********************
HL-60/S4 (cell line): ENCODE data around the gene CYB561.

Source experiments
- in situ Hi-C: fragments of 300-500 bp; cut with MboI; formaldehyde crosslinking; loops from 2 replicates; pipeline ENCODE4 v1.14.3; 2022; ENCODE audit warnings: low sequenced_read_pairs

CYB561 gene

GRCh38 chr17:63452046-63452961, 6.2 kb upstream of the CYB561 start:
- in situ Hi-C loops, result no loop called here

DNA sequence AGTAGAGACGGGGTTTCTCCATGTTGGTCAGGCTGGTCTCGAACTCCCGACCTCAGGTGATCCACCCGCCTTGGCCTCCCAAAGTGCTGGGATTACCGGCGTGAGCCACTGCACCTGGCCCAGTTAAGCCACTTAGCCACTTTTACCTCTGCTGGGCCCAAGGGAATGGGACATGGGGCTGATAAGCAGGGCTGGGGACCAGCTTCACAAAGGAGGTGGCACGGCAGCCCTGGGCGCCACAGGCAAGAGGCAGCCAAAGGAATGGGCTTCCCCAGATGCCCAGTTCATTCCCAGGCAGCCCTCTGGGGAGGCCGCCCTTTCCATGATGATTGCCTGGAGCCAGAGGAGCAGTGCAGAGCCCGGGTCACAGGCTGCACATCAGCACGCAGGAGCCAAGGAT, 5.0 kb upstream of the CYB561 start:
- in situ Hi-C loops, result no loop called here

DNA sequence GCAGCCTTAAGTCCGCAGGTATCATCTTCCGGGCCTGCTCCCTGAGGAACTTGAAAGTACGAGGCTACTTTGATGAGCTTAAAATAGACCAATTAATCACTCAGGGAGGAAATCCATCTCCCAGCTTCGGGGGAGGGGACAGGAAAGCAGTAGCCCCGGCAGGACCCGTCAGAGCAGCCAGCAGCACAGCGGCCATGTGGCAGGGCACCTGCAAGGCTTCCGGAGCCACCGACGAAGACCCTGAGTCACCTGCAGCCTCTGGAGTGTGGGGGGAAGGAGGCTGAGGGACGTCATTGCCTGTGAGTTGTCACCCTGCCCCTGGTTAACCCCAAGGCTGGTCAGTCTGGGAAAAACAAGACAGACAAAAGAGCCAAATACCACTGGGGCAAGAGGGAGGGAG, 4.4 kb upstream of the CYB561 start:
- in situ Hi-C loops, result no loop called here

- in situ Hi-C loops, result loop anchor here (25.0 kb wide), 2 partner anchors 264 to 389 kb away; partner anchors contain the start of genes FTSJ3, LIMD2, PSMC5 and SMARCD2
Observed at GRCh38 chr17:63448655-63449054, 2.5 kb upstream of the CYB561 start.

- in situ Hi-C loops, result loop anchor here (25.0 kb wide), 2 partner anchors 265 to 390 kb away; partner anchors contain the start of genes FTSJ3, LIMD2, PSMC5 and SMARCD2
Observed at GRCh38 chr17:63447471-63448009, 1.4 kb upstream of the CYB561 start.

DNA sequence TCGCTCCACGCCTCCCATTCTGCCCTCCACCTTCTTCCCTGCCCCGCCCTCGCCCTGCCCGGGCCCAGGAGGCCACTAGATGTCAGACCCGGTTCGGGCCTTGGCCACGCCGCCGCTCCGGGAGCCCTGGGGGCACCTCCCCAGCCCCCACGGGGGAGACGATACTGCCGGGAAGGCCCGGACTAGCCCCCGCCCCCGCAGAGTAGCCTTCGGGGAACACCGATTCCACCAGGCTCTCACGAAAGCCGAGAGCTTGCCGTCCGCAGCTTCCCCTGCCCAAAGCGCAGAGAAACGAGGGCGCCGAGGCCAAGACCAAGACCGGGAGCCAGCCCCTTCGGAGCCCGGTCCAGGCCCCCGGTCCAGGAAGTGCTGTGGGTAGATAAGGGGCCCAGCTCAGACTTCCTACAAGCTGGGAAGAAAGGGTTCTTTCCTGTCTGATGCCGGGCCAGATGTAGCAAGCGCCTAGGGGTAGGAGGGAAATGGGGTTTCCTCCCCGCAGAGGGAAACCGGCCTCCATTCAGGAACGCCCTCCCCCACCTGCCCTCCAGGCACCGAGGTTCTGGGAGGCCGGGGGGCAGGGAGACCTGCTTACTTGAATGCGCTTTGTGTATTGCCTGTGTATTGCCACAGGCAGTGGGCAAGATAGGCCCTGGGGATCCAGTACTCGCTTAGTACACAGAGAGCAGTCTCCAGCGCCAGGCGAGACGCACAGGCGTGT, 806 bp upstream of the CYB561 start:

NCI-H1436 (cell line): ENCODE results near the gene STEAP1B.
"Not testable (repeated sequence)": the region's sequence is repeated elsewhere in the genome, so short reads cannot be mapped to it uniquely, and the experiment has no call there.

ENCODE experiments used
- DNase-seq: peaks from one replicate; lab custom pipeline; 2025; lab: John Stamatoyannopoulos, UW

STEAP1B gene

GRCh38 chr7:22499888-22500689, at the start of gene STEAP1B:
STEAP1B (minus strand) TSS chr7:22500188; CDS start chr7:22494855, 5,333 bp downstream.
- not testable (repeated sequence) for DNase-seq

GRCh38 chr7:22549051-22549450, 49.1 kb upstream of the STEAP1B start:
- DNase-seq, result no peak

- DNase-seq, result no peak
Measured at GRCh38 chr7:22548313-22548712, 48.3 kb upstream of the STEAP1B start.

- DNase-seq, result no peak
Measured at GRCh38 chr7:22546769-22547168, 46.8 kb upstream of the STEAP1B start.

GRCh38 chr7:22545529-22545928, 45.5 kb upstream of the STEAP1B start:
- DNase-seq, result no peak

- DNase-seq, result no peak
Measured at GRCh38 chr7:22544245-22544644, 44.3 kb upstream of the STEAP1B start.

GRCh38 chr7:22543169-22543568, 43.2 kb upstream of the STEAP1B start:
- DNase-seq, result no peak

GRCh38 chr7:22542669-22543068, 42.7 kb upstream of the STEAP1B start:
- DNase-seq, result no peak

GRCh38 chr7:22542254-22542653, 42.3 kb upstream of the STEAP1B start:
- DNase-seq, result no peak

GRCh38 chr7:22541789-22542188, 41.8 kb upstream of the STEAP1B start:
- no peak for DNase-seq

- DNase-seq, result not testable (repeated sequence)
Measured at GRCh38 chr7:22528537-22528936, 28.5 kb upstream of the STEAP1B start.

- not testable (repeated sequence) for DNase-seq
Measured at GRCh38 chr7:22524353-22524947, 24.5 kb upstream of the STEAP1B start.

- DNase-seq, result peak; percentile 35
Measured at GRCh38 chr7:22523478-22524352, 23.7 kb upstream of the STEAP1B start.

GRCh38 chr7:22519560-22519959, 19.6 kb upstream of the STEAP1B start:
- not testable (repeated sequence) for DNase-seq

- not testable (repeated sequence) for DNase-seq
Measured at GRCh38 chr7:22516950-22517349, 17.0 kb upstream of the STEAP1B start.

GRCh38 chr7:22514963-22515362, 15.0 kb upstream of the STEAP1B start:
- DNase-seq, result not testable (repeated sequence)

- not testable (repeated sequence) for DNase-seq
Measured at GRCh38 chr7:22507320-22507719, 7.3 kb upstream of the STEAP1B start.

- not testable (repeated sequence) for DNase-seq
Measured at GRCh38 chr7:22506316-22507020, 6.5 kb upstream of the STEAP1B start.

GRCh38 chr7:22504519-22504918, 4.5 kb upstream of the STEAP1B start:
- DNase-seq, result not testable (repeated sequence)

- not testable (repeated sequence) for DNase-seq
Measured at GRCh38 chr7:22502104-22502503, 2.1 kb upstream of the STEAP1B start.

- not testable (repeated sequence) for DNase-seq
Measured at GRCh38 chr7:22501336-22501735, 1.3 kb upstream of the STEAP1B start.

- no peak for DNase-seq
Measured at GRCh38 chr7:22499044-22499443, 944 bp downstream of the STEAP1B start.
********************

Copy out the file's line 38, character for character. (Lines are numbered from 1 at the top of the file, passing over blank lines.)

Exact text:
GRCh38 chr7:22542254-22542653, 42.3 kb upstream of the STEAP1B start: